Identifying the Right Server for Your Business

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Whether your business has just a few PCs or hundreds, they all need to be able to communicate with each other; be that to access shared documents, print wirelessly, or to collaborate in any other way. While it is possible to share data directly between PCs in an organisation, beyond a relatively low number of workstations it becomes much more efficient to employ a dedicated server for these tasks. A server will connect up your network and manage your network’s resources by holding, managing, and processing data – thereby streamlining your computing system and setting you up for success.

Starting Out

Before investing in a server, take some time to think how your business would make use of the server – will you just need it to do basics tasks such as filing and printing, or would it need to provide a shared database and handle email? If the former then you can keep it relatively basic and low spec. Many business owners think introducing a server means significant expense, but if you’ve only got a small number of PCs to connect then that really isn’t the case and will require only a small financial investment. If, however, you’re going to be running more advanced software and using your server for more advanced tasks such as running your database application and your mail server then it’s well worth investing in a machine that’s the highest spec you can afford to ensure maximum possible reliability. Server reliability is crucial because in a client-server network, if the server goes down, the clients (i.e. the PC workstations) may find it difficult to get any work done at all! The more your business relies on the server for day-to-day work, the more robust and powerful it needs to be. Check out Pinnacle Data for a massive range of servers to suit the needs of any business, large or small. Don’t forget that the server hardware is just half of the picture – you’ll also need suitable server software as well and this is typically purchased separately.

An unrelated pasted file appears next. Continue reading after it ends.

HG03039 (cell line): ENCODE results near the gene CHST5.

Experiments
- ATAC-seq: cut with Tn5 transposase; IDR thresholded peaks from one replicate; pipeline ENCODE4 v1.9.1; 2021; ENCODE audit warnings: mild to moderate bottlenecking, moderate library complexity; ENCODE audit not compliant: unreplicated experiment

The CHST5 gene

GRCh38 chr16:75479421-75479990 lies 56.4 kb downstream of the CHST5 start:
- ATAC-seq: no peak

Server Types

There are several types of servers, some of which are dedicated to a single function. These are increasingly popular with small business owners as they can be more cost effective than a more all round machine. They come in four main types: file servers, mail servers, print servers, and collaborative workspace servers.

File servers are pretty self-explanatory and allow documents and data files to be shared, secured and backed up from one place. If you’re looking into investing in your first server (for a small network) then this is the one for you.

Print servers link all of the workstations on your network to a single printer – useful but limited.

Mail servers move and store your business’s emails; these have decreased in popularity as single function machines – as almost all multi-function servers will manage email as standard.

Collaborative workspace servers allow your staff to share work more freely, but again these have decreased in popularity due to more small businesses making use of cloud computing.

About Mohit Tater

Mohit is the co-founder and editor of Entrepreneurship Life, a place where entrepreneurs, start-ups, and business owners can find wide ranging information, advice, resources, and tools for starting, running, and growing their businesses.

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